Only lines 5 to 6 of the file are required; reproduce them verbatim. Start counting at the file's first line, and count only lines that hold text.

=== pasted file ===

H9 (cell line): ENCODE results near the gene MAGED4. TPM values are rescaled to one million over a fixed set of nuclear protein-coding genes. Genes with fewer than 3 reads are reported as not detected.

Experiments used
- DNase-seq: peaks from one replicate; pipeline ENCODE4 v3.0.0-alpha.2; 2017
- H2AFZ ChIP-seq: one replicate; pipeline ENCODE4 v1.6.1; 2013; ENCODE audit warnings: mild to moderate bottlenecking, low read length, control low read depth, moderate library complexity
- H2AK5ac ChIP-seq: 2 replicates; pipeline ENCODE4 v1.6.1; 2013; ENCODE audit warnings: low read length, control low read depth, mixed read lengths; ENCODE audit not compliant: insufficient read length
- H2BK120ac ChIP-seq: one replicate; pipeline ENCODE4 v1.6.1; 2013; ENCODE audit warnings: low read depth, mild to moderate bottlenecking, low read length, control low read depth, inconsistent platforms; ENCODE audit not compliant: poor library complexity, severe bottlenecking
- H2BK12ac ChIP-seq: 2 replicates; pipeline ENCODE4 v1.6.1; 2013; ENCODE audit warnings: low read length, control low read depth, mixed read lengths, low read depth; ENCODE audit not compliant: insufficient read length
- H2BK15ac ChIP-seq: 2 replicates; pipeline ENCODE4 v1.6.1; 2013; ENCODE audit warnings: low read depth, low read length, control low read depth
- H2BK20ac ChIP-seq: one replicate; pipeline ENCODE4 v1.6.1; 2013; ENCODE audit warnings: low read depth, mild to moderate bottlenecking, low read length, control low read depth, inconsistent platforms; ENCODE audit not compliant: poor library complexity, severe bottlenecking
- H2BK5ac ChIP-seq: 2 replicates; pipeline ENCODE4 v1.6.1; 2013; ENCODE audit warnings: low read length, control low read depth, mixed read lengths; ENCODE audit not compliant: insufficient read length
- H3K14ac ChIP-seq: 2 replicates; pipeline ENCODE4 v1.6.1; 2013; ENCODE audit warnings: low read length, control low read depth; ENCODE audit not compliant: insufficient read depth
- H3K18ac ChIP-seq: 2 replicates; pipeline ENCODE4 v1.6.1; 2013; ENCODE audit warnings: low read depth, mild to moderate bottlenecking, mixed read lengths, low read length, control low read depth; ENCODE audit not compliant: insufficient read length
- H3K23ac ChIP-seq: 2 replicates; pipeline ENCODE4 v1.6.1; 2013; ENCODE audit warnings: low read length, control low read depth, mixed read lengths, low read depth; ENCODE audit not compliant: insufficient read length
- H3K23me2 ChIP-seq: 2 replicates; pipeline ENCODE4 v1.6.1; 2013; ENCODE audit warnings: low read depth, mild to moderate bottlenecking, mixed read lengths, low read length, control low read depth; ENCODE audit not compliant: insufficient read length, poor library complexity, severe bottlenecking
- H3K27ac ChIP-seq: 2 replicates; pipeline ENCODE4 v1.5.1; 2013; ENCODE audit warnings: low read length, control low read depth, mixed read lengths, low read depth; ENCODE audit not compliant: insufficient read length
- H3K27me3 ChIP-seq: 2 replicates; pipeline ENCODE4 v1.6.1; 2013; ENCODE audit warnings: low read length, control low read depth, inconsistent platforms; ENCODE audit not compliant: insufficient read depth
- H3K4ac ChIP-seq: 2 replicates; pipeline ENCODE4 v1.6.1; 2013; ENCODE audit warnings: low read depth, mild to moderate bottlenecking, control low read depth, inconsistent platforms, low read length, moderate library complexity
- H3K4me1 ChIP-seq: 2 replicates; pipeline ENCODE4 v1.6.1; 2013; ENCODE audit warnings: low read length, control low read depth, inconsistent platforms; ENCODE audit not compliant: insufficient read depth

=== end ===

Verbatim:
- H2AK5ac ChIP-seq: 2 replicates; pipeline ENCODE4 v1.6.1; 2013; ENCODE audit warnings: low read length, control low read depth, mixed read lengths; ENCODE audit not compliant: insufficient read length
- H2BK120ac ChIP-seq: one replicate; pipeline ENCODE4 v1.6.1; 2013; ENCODE audit warnings: low read depth, mild to moderate bottlenecking, low read length, control low read depth, inconsistent platforms; ENCODE audit not compliant: poor library complexity, severe bottlenecking